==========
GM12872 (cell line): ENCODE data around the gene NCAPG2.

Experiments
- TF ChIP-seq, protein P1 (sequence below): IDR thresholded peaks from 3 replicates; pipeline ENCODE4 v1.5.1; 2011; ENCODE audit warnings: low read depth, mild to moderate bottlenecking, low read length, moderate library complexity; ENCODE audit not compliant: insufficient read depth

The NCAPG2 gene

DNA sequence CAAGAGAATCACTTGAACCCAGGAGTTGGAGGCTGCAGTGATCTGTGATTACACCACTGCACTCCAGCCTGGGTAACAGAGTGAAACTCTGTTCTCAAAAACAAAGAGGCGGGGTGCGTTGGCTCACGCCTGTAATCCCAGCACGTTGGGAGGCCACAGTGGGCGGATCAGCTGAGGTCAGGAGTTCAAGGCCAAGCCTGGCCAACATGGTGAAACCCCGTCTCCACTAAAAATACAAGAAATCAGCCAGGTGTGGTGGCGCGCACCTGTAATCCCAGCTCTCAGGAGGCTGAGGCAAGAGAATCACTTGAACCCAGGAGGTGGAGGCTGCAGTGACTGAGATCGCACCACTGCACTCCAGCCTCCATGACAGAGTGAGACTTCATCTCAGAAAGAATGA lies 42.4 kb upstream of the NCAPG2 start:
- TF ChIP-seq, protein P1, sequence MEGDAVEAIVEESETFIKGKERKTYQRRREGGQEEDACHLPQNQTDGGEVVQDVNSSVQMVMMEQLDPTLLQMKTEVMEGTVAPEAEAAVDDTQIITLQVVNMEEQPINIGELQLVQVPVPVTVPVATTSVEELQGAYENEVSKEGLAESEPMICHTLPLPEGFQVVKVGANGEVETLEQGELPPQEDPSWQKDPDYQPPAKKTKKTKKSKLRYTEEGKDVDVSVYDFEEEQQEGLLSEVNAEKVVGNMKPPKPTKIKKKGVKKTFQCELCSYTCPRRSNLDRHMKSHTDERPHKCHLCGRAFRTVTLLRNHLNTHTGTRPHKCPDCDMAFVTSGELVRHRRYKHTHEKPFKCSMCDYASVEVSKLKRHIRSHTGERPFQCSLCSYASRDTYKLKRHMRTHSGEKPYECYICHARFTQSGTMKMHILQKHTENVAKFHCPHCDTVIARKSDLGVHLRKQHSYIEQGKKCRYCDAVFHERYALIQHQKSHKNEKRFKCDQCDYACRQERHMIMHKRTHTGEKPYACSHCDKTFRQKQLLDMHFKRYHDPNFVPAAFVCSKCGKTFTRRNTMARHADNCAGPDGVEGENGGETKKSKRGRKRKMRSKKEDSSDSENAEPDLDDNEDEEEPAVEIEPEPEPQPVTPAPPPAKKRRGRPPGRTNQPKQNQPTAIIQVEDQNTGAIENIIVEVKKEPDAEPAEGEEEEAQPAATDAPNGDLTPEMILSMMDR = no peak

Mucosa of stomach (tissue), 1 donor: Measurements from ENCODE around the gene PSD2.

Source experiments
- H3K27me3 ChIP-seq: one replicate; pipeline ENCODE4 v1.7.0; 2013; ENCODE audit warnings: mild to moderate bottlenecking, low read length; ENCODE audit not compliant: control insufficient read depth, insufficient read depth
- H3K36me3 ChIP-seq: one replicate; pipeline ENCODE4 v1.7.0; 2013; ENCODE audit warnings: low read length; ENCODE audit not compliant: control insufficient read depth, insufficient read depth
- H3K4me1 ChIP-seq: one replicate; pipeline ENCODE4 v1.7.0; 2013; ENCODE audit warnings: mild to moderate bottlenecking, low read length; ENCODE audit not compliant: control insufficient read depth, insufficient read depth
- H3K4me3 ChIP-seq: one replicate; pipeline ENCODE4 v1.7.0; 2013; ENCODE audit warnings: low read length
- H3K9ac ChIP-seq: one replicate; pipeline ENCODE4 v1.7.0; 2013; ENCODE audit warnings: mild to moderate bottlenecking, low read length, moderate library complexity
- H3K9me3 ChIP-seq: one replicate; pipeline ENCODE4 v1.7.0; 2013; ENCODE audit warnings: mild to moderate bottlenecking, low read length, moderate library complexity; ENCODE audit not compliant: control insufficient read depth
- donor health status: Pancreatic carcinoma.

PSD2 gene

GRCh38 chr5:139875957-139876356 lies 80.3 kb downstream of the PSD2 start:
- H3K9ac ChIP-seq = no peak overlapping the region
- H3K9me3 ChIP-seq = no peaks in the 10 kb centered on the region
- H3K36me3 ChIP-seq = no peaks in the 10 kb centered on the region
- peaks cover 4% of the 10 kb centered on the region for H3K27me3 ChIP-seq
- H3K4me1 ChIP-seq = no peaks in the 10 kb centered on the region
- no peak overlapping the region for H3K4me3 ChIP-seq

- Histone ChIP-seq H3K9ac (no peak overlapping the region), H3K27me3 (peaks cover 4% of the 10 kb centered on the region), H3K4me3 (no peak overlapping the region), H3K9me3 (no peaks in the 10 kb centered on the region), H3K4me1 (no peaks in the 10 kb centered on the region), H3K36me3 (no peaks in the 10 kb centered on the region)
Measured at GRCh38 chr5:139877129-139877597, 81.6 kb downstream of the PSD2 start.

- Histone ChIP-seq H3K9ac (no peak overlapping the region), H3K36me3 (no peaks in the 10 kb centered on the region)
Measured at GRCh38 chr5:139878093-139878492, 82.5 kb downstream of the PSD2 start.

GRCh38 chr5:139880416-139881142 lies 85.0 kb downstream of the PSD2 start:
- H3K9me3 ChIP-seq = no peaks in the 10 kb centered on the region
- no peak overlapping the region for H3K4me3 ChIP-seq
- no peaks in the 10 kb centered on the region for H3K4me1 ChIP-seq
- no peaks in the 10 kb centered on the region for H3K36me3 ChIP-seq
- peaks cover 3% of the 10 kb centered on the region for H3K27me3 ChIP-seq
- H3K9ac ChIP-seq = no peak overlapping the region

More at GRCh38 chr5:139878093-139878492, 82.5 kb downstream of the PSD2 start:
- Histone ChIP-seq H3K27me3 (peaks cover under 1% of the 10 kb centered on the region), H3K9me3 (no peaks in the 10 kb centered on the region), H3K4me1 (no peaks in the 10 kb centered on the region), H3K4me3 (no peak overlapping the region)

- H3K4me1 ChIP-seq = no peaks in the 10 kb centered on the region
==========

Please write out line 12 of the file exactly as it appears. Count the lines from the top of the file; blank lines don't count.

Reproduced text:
- H3K4me3 ChIP-seq: one replicate; pipeline ENCODE4 v1.7.0; 2013; ENCODE audit warnings: low read length